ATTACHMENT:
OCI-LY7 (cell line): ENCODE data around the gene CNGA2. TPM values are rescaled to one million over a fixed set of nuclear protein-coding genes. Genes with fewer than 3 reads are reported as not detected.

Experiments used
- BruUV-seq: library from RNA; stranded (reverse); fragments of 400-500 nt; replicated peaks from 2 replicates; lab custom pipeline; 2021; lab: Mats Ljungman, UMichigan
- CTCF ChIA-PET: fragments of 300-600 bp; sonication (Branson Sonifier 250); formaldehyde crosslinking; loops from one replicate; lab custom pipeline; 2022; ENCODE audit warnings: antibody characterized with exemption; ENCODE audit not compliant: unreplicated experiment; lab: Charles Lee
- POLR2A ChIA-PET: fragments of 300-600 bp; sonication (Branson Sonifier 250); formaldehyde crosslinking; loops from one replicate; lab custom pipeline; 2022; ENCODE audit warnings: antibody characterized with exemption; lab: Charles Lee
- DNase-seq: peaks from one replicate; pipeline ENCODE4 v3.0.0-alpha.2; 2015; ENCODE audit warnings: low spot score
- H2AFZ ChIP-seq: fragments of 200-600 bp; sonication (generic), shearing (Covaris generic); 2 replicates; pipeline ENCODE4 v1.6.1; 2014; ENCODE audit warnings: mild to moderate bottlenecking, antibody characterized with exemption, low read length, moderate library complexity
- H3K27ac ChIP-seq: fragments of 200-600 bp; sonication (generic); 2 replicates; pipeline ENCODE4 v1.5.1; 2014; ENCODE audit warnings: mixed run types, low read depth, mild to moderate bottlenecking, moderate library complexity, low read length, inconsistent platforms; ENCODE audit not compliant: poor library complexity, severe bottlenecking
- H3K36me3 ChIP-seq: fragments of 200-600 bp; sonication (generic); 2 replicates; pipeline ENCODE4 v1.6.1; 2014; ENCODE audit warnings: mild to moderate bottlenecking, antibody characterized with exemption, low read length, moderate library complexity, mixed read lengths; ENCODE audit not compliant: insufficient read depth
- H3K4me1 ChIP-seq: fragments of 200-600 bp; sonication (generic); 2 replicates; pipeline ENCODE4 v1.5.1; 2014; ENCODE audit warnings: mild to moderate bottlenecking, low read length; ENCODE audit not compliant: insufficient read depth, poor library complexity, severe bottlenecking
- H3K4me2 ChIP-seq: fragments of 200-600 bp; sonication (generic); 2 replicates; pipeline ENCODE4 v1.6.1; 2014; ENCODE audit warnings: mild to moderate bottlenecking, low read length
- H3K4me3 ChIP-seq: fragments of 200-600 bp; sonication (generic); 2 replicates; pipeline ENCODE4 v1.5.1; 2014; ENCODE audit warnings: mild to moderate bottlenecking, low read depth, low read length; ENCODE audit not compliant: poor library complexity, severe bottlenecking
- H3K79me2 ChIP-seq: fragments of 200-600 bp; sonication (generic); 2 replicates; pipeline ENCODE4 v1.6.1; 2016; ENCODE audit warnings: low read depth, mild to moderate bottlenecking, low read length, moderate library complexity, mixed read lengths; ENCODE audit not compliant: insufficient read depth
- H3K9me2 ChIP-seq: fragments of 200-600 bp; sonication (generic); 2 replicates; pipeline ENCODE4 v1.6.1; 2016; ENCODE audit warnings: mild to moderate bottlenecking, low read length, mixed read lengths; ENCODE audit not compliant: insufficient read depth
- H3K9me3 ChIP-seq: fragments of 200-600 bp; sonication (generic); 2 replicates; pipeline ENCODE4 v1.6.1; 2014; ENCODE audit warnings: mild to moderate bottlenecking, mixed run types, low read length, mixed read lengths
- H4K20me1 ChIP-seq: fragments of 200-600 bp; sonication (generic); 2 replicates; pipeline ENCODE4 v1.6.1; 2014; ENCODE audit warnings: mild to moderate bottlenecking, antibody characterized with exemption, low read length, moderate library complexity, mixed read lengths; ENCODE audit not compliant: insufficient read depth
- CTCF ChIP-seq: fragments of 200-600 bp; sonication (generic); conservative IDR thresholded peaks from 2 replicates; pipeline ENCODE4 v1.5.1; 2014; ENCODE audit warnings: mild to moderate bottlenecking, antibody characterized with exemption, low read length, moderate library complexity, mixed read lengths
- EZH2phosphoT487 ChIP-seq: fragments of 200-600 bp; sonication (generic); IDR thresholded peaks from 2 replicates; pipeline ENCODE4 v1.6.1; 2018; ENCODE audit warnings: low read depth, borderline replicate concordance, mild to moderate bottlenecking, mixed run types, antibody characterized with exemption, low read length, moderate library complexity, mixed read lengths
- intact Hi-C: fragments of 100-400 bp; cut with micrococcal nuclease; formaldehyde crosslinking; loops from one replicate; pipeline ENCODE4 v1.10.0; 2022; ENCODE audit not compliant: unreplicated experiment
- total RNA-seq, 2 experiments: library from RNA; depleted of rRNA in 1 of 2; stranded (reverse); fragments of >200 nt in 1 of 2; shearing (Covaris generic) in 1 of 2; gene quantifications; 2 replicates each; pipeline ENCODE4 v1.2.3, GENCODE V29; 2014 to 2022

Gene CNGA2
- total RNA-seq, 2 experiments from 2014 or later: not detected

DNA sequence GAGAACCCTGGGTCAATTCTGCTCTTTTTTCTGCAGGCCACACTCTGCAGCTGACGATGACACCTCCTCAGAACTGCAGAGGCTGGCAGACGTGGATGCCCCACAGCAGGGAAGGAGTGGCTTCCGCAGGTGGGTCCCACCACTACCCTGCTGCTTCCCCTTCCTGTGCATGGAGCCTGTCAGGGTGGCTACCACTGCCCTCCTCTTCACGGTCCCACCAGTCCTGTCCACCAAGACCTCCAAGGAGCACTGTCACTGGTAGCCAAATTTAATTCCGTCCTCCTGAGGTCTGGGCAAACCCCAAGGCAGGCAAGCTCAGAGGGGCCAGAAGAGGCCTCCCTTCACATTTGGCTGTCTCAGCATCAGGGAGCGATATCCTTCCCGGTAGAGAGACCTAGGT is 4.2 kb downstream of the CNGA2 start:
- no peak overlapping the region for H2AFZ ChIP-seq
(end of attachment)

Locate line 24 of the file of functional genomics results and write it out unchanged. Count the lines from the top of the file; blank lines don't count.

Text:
- no peak overlapping the region for H2AFZ ChIP-seq